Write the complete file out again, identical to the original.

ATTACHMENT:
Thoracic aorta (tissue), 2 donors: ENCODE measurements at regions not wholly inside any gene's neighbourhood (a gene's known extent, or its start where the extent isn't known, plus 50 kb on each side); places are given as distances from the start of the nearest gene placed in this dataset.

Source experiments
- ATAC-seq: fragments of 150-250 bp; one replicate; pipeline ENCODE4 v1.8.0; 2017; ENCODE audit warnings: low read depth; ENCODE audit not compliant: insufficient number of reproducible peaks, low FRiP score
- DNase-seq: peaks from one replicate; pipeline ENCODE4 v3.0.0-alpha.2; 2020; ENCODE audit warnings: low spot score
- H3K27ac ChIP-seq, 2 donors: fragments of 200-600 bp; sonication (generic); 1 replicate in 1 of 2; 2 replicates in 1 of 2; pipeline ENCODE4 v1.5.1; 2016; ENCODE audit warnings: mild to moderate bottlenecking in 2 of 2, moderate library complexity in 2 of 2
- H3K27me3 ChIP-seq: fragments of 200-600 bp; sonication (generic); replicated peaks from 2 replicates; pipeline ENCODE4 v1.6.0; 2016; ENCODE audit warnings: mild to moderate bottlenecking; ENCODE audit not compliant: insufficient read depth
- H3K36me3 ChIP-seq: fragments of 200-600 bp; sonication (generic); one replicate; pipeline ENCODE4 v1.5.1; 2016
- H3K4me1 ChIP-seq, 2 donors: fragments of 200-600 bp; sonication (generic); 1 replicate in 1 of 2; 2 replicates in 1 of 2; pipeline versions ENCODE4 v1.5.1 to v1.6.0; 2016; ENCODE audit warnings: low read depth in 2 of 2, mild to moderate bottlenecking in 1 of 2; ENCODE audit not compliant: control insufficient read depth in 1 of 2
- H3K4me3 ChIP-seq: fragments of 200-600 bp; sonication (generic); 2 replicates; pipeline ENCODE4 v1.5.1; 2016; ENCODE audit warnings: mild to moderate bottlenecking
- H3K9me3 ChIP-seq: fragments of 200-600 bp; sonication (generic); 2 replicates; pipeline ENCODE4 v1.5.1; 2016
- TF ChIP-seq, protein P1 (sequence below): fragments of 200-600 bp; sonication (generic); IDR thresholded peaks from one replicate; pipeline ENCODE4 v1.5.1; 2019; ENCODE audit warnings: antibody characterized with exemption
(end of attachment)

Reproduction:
Thoracic aorta (tissue), 2 donors: ENCODE measurements at regions not wholly inside any gene's neighbourhood (a gene's known extent, or its start where the extent isn't known, plus 50 kb on each side); places are given as distances from the start of the nearest gene placed in this dataset.

Source experiments
- ATAC-seq: fragments of 150-250 bp; one replicate; pipeline ENCODE4 v1.8.0; 2017; ENCODE audit warnings: low read depth; ENCODE audit not compliant: insufficient number of reproducible peaks, low FRiP score
- DNase-seq: peaks from one replicate; pipeline ENCODE4 v3.0.0-alpha.2; 2020; ENCODE audit warnings: low spot score
- H3K27ac ChIP-seq, 2 donors: fragments of 200-600 bp; sonication (generic); 1 replicate in 1 of 2; 2 replicates in 1 of 2; pipeline ENCODE4 v1.5.1; 2016; ENCODE audit warnings: mild to moderate bottlenecking in 2 of 2, moderate library complexity in 2 of 2
- H3K27me3 ChIP-seq: fragments of 200-600 bp; sonication (generic); replicated peaks from 2 replicates; pipeline ENCODE4 v1.6.0; 2016; ENCODE audit warnings: mild to moderate bottlenecking; ENCODE audit not compliant: insufficient read depth
- H3K36me3 ChIP-seq: fragments of 200-600 bp; sonication (generic); one replicate; pipeline ENCODE4 v1.5.1; 2016
- H3K4me1 ChIP-seq, 2 donors: fragments of 200-600 bp; sonication (generic); 1 replicate in 1 of 2; 2 replicates in 1 of 2; pipeline versions ENCODE4 v1.5.1 to v1.6.0; 2016; ENCODE audit warnings: low read depth in 2 of 2, mild to moderate bottlenecking in 1 of 2; ENCODE audit not compliant: control insufficient read depth in 1 of 2
- H3K4me3 ChIP-seq: fragments of 200-600 bp; sonication (generic); 2 replicates; pipeline ENCODE4 v1.5.1; 2016; ENCODE audit warnings: mild to moderate bottlenecking
- H3K9me3 ChIP-seq: fragments of 200-600 bp; sonication (generic); 2 replicates; pipeline ENCODE4 v1.5.1; 2016
- TF ChIP-seq, protein P1 (sequence below): fragments of 200-600 bp; sonication (generic); IDR thresholded peaks from one replicate; pipeline ENCODE4 v1.5.1; 2019; ENCODE audit warnings: antibody characterized with exemption